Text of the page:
The Bremsstrahlung photon is produced at the time of the vector change because of conservation of mass/energy if there is a loss of kinetic energy.

    Basic Radiation Protection Technology

    http://www.studyphysics.ca/newnotes/20/unit01_kinematicsdynamics/chp04_acceleration/lesson10.htm
     
    Last edited: Aug 17, 2017 at 4:21 PM
  12. Motanache

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    Do you know how I see the subatomic world?
    Imagine a superfluid.
    https://en.wikipedia.org/wiki/Superfluidity

    A fluid that is full lacking friction.
    In this fluid appear wave and they can not disappear due to friction. This is the equivalent in my model of electromagnetic wave.

    (Be careful, it's just my model.I did not copy it, I do not know it is somewhere. I would be very glad, instead, if others have this idea)

    This is where in superfluid under certain conditions it transforms into stationary wave or vortex. This is the equivalent in my model of particle.
    A vortex can interact with another vortex at a certain distance.This is the equivalent in my model of interactions at distance.

    Repeat. It's just my model. I'm not saying it's right.
    It's a theory that would make fire me from any serious job in science.
     
  13. Papabravo

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    Whenever you have a vector quantity, it can change in two entirely different ways:
    1. The magnitude can increase or decrease
    2. The direction can change
     
  14. Glenn Holland

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    Dec 26, 2014
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    If an atomic electron is actually a wave phenomenon, then what are other atomic electron waves interacting with when a chemical bond (such as a covalant bond) is formed?

    Seems there must be some kind of "center of charge" in the so called "electron cloud" that's interacting with other charge centers. Or does this electron cloud have a homogeneous charge that's spread evenly around the nucleus?
     
  15. BR-549

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    I think that electric fields can only attract or repel.......it's the magnetic flux that makes a physical bond.
     
  16. nsaspook

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    Saying 'actually' is the main conceptual problem. Actually, we don't know (and maybe never will know) the reality. What we do know is the results from experiments and observations of our theories that predict what's happening. Electrons seem to propagates through space like a wave while it interacts at a point like a particle. All experiments so far have proved that quantum theory is correct and that our notion of reality is at fault.

    Richard Feynman
    The "paradox" is only a conflict between reality and your feeling of what reality "ought to be."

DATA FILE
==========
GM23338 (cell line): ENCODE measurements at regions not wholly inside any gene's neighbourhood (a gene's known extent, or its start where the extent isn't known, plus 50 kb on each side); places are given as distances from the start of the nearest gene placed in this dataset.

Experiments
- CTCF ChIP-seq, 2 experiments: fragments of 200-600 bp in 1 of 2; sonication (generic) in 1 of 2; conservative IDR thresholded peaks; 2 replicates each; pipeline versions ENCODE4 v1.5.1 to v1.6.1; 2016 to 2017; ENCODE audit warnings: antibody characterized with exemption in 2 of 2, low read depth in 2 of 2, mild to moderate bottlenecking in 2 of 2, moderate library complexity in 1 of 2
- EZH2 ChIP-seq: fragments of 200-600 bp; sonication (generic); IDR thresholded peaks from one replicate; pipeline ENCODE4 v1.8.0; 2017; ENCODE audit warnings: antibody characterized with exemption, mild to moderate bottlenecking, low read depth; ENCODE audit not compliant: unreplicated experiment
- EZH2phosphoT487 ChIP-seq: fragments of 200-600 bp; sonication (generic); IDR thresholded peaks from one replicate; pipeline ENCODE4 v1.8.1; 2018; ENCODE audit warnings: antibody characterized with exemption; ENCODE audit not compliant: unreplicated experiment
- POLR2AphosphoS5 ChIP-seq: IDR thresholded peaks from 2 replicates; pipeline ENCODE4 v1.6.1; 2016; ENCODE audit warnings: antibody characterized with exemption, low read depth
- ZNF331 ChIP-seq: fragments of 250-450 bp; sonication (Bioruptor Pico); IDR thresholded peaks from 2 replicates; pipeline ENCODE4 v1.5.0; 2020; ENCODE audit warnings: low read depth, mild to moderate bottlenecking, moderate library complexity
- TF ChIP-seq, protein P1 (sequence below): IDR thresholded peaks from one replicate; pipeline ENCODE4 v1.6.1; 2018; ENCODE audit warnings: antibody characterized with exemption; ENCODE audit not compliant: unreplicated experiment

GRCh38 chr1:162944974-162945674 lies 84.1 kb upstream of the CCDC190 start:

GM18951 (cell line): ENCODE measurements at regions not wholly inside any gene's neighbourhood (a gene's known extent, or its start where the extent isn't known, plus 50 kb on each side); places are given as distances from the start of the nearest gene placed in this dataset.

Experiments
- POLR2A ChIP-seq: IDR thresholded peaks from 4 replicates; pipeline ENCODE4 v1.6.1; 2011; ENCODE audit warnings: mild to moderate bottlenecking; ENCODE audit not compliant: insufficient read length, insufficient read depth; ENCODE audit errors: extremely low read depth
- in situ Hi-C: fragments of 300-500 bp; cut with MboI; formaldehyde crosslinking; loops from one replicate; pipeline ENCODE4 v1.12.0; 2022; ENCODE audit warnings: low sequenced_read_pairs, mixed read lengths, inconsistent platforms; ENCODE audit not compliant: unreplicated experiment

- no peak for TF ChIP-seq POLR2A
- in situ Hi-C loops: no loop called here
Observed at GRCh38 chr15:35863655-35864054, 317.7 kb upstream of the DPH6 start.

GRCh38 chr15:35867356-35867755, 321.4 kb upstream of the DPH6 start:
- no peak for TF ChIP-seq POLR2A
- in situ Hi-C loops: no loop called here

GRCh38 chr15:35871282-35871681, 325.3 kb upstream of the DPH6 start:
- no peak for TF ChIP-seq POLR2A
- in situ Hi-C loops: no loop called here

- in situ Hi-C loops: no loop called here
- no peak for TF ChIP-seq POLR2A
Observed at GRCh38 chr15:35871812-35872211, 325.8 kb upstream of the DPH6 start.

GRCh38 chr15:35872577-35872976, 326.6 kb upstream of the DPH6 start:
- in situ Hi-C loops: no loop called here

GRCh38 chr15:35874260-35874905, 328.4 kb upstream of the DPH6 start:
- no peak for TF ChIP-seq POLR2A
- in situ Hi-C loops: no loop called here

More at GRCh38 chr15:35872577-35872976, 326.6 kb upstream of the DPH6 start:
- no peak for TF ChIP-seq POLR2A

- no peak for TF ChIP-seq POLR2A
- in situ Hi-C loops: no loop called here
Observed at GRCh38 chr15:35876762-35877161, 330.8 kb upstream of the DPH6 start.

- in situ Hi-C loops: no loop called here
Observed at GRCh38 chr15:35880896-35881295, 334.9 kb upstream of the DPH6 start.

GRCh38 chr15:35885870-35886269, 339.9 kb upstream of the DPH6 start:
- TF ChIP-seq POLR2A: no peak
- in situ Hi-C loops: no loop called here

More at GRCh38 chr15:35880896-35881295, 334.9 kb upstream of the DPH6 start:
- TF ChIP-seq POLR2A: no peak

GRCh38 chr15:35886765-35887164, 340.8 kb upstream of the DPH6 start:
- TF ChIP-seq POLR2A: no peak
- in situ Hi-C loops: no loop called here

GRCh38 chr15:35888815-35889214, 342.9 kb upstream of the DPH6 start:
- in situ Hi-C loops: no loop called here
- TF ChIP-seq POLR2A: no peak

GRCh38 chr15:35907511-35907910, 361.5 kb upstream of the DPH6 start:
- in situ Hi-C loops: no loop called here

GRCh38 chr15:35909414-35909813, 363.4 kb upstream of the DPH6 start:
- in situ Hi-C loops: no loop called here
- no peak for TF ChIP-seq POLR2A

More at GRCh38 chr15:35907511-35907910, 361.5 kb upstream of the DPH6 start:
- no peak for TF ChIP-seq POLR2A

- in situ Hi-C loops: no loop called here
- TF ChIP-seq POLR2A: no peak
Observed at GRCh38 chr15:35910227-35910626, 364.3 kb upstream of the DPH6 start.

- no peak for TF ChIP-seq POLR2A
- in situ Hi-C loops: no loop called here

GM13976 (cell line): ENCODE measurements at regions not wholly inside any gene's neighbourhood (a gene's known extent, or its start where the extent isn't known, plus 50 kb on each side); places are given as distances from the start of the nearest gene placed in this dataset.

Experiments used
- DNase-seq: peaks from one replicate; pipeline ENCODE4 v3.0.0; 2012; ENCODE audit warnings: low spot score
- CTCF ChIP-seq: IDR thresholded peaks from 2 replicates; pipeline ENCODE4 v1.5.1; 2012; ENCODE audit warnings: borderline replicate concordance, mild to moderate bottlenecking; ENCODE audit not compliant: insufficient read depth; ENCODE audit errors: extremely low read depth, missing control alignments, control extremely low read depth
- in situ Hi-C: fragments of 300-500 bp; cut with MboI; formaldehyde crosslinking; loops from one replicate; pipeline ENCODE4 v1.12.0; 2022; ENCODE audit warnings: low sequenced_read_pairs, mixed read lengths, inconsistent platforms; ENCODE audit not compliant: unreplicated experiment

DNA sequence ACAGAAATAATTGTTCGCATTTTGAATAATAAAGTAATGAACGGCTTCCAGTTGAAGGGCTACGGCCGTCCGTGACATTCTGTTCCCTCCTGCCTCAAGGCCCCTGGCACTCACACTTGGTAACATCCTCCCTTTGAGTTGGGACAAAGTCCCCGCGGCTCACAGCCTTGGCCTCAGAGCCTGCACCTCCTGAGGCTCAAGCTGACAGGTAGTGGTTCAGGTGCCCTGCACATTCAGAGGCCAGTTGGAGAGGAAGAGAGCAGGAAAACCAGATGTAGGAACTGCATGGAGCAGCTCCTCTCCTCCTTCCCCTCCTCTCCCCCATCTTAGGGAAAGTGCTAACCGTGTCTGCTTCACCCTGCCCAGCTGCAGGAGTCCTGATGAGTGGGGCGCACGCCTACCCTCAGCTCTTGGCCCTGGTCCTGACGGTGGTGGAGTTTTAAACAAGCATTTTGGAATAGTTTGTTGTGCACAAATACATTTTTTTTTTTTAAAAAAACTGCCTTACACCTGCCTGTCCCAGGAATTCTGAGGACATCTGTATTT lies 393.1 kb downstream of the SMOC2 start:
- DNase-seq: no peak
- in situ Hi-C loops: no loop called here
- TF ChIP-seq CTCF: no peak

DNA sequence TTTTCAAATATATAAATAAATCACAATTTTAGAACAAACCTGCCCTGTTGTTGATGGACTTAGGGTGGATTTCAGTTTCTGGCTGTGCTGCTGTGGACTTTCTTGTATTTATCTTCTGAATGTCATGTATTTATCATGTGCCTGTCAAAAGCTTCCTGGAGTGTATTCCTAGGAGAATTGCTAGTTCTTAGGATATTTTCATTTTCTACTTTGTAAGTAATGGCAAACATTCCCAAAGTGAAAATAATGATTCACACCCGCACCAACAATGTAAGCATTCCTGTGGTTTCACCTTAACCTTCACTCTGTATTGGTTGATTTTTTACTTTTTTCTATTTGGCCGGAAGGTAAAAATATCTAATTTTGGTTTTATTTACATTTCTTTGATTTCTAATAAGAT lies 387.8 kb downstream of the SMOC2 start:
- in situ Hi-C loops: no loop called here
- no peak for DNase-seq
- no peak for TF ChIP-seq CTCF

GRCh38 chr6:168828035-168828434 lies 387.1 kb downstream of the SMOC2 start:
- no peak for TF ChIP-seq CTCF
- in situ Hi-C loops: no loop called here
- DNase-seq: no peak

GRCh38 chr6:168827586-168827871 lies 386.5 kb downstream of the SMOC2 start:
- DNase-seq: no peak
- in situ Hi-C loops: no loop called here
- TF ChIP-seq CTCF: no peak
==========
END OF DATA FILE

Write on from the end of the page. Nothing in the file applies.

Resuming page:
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  17. Glenn Holland

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    If an electron wave can be represented by simple equation such as A = Amax Sin wx where
    A = the amplitude at any instant
    w = the angular frequency

    Then what is the "amplitude" and what is x? Is x a function of time or the distance along the path around the nucleus? When the value of Sin wx is zero, then does the electron also go to zero?
     
  18. Glenn Holland

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    From my reading on this subject, a fast moving electron has a De Broglie wave length about the same length as X Rays. If one electron equals one wave length, then I can visualize how a traveling electron wave will interact with a stationary "particle" such as another electron or a photon. The interaction might be something like a water wave moving past a floating object.

    However as I asked in a previous post, what is the electron wave composed of -IE- is it the components of an electric or magnetic field or something else? Is the displacement of the wave transverse to the direction of travel (like light) or longitudinal (like a sound wave)?
     
    Last edited: Aug 17, 2017 at 10:58 PM
  19. nsaspook

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    It's pretty clear that de Broglie "matter waves" don't work as the components of an electric or magnetic field or something else and have been replaced by QM.
    http://www.chemistry.mcmaster.ca/esam/Chapter_1/intro.html
    http://www.chemistry.mcmaster.ca/esam/Chapter_2/section_2.html
     
  20. Motanache

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    We had an electric field - reference to the capacitor
    We had a magnetic field - reference the coil
    (I'm sorry I know you know that, but it's good to make the discussion clear)

    Radio waves are electromagnetic waves. It was later discovered that light is part of the same category.

    About the link between electric field and the magnetic field we had in Maxwell equations.

    It has been observed that electrons suffer diffraction as they behave like light.
    [​IMG]
    http://wanda.fiu.edu/teaching/courses/Modern_lab_manual/Electron_diffraction.html

    With red are the nodes of the crystalline network (atoms)And with blue electron trajectory. Why it is so?
    De Broglie presented a theory according to which any particle is behave like a wave, or can be associated with a wave.

    He was on the point (if I'm not mistaken) to fall his doctorate with such an idea.
    These are not electromagnetic waves are just a concept that explains the phenomenon.

    Then great was the wonder when applying this type of waves-It perfectly matched as an explanation of the energy levels of electrons in the atom(I was imprecised here, but I'm not going on)